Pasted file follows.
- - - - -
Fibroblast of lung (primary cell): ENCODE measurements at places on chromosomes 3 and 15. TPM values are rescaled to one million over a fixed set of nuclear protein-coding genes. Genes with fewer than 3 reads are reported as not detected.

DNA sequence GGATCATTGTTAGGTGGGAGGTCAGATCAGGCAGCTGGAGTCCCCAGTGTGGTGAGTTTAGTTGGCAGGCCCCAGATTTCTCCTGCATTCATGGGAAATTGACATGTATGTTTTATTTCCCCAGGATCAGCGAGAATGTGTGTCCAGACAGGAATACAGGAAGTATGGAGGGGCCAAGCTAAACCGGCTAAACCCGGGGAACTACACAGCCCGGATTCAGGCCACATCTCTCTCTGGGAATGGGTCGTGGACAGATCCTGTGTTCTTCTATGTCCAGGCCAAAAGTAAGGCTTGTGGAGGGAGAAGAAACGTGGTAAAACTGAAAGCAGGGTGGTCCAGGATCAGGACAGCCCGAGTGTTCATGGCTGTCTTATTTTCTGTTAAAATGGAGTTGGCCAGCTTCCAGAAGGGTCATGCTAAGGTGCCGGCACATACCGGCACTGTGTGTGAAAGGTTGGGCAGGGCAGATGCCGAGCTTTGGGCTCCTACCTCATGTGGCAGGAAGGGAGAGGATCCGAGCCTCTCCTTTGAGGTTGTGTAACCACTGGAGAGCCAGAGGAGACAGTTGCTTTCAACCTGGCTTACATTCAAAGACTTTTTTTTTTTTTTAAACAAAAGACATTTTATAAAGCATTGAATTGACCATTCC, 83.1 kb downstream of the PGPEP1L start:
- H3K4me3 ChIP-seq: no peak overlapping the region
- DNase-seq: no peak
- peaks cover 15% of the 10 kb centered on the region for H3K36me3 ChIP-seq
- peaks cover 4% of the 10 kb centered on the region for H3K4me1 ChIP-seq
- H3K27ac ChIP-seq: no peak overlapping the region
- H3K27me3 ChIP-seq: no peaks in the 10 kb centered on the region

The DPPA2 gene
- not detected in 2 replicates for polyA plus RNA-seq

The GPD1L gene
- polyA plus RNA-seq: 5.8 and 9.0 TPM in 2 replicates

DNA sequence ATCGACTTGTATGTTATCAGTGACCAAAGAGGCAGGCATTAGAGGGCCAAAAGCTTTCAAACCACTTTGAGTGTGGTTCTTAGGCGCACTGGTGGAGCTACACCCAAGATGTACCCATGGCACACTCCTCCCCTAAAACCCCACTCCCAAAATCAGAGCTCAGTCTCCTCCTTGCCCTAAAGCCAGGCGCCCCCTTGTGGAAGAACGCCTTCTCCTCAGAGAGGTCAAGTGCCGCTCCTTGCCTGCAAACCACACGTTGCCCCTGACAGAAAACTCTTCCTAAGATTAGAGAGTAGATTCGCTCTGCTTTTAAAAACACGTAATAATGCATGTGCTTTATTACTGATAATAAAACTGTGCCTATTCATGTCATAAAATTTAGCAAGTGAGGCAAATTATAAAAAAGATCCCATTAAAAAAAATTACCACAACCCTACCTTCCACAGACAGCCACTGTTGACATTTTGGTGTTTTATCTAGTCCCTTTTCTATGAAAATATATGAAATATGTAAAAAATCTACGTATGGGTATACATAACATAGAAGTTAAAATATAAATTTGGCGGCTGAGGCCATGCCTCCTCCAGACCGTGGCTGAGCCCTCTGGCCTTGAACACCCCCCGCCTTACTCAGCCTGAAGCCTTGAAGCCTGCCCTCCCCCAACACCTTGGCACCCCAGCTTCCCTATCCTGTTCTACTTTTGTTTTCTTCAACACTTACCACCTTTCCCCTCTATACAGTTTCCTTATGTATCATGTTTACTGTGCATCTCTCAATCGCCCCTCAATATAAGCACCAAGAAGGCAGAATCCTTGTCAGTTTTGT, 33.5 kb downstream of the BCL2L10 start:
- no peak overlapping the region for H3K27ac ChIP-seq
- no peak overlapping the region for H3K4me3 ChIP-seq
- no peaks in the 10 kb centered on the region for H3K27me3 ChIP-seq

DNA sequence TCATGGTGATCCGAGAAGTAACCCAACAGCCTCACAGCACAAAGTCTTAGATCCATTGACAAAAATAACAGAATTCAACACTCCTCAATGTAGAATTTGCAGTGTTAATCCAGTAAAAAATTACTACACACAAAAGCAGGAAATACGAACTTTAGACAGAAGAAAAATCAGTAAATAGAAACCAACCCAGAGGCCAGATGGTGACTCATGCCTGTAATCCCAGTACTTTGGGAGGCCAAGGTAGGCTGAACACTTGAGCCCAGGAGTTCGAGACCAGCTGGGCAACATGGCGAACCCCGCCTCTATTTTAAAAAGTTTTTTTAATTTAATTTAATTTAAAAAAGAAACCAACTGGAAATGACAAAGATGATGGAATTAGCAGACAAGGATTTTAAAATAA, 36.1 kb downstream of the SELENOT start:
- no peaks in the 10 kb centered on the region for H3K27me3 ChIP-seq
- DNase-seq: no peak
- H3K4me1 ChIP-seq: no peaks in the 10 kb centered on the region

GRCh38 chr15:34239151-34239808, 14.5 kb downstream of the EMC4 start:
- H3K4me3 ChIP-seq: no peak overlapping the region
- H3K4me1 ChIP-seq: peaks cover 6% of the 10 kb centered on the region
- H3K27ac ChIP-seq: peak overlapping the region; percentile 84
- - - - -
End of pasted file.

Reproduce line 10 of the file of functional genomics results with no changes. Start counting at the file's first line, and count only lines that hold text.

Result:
- not detected in 2 replicates for polyA plus RNA-seq